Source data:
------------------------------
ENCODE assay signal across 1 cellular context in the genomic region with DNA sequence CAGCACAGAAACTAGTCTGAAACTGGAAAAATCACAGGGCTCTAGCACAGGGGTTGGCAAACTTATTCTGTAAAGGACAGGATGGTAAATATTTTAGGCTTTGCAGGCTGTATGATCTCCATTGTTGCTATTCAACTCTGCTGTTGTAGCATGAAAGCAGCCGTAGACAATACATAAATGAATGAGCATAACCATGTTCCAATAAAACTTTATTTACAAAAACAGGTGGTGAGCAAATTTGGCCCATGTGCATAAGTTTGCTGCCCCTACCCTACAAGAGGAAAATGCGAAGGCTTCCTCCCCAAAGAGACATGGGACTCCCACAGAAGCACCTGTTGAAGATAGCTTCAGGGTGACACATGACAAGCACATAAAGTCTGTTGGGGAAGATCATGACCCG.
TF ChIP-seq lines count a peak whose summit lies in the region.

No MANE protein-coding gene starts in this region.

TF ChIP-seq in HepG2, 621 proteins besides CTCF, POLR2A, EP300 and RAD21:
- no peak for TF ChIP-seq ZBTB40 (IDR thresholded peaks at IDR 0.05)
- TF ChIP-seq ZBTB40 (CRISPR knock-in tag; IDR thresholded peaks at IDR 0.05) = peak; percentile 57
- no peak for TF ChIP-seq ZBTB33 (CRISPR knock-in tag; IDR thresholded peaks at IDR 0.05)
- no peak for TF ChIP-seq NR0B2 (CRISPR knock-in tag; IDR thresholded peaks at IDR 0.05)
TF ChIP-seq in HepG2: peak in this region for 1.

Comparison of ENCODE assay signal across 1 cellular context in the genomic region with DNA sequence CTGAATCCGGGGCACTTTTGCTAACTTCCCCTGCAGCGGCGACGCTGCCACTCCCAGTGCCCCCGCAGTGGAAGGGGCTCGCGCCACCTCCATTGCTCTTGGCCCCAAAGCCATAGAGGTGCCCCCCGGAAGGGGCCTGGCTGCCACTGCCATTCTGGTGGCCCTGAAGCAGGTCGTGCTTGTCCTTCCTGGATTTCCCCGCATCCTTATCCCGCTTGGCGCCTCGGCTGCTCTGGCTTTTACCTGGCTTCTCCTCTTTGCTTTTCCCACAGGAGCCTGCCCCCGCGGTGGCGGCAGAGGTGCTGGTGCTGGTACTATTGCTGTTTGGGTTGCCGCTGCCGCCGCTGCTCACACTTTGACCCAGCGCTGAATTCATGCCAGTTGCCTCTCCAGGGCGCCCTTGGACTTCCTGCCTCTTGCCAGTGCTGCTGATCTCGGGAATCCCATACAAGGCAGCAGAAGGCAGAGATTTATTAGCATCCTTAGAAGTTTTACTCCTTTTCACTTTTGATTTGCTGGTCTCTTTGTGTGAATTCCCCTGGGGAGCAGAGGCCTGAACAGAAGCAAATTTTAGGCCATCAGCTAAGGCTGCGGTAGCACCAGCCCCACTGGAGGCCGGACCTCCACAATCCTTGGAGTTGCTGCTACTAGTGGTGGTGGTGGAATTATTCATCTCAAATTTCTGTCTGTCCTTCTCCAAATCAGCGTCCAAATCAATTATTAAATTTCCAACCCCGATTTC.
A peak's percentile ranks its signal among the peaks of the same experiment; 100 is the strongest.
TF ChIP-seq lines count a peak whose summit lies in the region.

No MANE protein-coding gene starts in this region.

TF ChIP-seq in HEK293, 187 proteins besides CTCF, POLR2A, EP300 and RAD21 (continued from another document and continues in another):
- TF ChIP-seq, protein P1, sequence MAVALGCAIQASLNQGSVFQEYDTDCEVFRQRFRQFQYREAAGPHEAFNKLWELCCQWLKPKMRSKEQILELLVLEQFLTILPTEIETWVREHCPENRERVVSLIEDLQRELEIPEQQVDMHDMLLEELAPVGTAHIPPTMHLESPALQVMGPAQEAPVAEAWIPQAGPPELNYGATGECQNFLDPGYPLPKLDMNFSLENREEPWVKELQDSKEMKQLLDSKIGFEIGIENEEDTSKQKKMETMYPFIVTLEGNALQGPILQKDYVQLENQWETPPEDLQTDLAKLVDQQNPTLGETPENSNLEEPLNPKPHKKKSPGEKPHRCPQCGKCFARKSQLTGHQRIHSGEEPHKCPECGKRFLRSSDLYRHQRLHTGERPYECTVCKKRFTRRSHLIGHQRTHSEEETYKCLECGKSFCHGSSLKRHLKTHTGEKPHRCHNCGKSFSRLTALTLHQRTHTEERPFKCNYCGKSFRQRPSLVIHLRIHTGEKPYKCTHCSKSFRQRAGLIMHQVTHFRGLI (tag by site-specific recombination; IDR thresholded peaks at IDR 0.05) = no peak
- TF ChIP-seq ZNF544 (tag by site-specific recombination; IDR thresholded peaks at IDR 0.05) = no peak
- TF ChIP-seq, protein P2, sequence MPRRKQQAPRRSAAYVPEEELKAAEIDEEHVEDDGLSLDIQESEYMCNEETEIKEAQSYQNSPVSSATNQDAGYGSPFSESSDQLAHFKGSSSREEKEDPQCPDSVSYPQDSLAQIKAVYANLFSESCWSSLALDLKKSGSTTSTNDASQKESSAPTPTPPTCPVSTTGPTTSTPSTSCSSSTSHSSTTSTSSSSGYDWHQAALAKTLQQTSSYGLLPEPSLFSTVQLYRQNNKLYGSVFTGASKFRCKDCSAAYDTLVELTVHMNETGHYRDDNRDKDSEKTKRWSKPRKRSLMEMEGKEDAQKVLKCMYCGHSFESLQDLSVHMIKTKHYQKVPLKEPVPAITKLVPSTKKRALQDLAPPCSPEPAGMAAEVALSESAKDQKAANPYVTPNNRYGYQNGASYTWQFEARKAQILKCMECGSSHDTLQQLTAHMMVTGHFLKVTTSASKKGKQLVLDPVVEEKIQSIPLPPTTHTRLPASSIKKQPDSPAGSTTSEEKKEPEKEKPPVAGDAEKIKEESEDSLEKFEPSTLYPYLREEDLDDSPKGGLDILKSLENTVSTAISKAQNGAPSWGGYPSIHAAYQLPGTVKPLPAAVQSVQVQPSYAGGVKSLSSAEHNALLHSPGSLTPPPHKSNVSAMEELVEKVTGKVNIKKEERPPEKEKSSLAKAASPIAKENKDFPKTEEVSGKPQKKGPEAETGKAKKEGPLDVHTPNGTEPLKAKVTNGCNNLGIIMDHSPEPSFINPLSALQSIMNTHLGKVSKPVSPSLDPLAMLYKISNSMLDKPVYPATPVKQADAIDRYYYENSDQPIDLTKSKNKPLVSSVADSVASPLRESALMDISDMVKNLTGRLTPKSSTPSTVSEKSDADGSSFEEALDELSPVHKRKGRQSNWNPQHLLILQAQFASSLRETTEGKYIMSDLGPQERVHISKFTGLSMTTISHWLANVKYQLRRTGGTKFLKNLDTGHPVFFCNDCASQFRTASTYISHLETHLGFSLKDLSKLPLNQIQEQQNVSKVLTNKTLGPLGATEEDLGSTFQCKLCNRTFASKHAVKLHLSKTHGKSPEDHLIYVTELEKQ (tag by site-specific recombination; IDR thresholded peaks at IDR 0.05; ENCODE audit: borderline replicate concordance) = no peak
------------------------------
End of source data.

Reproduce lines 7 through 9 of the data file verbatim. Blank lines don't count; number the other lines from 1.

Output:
- no peak for TF ChIP-seq ZBTB33 (CRISPR knock-in tag; IDR thresholded peaks at IDR 0.05)
- no peak for TF ChIP-seq NR0B2 (CRISPR knock-in tag; IDR thresholded peaks at IDR 0.05)
TF ChIP-seq in HepG2: peak in this region for 1.